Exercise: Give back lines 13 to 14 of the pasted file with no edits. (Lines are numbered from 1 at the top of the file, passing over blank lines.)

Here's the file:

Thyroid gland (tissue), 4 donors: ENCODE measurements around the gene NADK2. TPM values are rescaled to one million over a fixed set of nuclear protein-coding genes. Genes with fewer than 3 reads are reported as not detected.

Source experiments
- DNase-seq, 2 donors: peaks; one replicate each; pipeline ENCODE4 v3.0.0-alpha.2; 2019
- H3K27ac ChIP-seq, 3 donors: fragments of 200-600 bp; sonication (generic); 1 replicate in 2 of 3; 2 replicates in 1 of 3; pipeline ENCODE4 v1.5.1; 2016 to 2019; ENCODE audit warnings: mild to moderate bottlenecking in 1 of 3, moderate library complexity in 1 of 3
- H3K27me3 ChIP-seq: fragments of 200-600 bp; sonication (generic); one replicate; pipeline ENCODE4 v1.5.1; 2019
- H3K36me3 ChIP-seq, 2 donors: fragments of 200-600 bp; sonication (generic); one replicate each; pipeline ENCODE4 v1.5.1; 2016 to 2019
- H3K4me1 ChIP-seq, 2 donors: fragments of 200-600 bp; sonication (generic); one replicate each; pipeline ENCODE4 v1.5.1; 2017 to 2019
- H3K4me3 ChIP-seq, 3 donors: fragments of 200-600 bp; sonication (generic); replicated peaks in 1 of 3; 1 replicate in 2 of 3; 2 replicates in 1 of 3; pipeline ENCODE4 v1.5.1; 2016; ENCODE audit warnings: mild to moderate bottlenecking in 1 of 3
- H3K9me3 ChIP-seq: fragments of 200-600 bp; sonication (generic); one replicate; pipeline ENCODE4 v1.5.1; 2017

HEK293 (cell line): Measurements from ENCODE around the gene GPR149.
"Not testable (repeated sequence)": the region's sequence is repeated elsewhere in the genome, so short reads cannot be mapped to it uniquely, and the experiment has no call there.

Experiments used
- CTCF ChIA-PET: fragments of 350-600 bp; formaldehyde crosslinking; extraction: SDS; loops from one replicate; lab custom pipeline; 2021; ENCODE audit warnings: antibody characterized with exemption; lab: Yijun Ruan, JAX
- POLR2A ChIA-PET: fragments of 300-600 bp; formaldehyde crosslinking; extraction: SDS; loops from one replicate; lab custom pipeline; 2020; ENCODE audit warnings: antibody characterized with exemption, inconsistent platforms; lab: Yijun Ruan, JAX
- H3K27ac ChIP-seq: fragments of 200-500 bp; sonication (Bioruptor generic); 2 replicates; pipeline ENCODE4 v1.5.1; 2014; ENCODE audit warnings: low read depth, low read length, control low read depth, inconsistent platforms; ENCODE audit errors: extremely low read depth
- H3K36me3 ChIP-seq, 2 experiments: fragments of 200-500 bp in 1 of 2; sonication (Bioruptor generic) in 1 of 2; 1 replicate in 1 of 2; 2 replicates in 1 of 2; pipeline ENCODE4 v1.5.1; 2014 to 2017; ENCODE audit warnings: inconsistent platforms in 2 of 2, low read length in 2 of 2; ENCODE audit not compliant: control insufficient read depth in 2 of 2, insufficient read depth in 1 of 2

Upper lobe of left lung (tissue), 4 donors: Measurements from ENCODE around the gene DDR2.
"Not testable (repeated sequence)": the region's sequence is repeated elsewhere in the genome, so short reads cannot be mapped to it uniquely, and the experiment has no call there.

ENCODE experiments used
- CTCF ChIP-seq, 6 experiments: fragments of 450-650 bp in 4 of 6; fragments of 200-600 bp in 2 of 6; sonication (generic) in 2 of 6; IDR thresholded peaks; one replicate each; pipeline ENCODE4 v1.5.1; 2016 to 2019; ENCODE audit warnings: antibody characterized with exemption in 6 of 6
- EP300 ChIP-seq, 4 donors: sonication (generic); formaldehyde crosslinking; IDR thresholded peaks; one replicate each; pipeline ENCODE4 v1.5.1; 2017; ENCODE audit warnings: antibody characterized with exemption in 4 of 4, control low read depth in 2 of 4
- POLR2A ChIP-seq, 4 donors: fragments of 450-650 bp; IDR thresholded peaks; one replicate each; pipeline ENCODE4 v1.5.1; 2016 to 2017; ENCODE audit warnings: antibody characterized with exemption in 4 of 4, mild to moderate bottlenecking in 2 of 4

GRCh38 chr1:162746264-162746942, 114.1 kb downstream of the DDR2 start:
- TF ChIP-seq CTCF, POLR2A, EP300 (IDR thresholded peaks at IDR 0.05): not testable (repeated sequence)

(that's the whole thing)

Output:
- CTCF ChIA-PET: fragments of 350-600 bp; formaldehyde crosslinking; extraction: SDS; loops from one replicate; lab custom pipeline; 2021; ENCODE audit warnings: antibody characterized with exemption; lab: Yijun Ruan, JAX
- POLR2A ChIA-PET: fragments of 300-600 bp; formaldehyde crosslinking; extraction: SDS; loops from one replicate; lab custom pipeline; 2020; ENCODE audit warnings: antibody characterized with exemption, inconsistent platforms; lab: Yijun Ruan, JAX